In this chapter we discuss the family of description logic (DL) languages. Following an introduction in Section 4.1, we present informally the most important language elements of Description Logic (Section 4.2). Next, we give the exact syntax and semantics of each language (Sections 4.3–4.5). Section 4.6 gives an overview of reasoning tasks for Description Logic while Section 4.7 deals with the simplification of reasoning tasks. Section 4.8 introduces the so-called assertion boxes (ABoxes). In Section 4.9 we explain the links between Description Logic and first-order logic, while Section 4.10 gives an overview of advanced features of DL languages.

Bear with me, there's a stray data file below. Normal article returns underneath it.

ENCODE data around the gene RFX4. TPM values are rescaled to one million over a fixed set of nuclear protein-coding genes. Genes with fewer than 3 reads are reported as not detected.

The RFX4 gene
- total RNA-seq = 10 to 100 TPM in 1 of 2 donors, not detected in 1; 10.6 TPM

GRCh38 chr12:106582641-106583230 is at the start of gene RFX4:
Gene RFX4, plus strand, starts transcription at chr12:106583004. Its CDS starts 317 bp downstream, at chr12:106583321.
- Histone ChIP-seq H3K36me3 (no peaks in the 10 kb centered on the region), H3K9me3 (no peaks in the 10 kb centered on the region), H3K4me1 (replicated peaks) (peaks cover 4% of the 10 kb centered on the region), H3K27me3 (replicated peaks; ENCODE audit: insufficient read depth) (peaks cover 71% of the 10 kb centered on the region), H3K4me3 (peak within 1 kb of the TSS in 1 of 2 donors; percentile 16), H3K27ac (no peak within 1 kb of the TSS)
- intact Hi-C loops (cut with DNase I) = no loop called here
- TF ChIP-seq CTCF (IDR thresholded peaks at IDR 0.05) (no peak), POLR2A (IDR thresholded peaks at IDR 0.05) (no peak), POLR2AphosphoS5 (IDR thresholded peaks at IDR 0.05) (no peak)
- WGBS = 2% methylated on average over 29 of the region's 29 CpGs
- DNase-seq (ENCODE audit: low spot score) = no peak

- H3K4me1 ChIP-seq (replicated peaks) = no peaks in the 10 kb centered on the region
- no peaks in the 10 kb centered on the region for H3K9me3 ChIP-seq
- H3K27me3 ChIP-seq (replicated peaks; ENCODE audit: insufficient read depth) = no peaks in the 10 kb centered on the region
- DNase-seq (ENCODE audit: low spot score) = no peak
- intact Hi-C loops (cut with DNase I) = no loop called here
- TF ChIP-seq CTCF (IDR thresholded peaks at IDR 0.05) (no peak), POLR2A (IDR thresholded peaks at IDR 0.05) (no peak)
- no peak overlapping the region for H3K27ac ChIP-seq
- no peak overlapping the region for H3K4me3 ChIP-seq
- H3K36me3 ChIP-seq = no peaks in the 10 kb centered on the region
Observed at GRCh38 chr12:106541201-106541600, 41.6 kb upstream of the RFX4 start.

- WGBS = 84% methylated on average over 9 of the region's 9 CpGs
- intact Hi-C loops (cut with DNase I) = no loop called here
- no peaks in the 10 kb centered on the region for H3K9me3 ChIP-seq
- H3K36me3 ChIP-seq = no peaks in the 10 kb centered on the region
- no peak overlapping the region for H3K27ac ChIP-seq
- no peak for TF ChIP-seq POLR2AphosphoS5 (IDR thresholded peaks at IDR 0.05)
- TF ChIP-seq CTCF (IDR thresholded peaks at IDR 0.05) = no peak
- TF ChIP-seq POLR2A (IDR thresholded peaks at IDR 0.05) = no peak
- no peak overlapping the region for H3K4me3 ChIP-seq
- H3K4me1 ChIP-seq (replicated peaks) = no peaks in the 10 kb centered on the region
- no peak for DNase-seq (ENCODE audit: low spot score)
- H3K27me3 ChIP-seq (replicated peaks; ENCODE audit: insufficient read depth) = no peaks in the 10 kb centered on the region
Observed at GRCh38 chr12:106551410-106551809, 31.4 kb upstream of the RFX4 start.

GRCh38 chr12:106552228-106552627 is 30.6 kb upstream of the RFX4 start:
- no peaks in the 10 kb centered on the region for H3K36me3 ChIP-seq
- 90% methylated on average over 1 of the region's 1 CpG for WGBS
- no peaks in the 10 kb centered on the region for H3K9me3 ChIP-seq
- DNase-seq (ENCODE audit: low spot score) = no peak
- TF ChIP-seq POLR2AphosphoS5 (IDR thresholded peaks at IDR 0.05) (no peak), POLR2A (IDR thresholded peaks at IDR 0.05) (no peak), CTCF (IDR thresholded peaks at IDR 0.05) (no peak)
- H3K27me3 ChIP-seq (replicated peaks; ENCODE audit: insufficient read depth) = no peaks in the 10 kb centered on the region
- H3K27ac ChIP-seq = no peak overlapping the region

In the present chapter and the rest of the book we follow a common notation: names in DL formulae are typeset using the grotesque font.
Description Logic allows us to build a mathematical model describing the notions used in a specific area of interest, or in common knowledge . Description Logic deals with concepts representing sets of individuals: for instance the concept “human” describes the set of all human beings. Furthermore, one can also describe relationships between individuals. In Description Logic, as in RDF, only binary (i.e. two-argument) relationships can be used, which here are referred to as roles. For instance, the role “has child” holds between a parent and a child individual.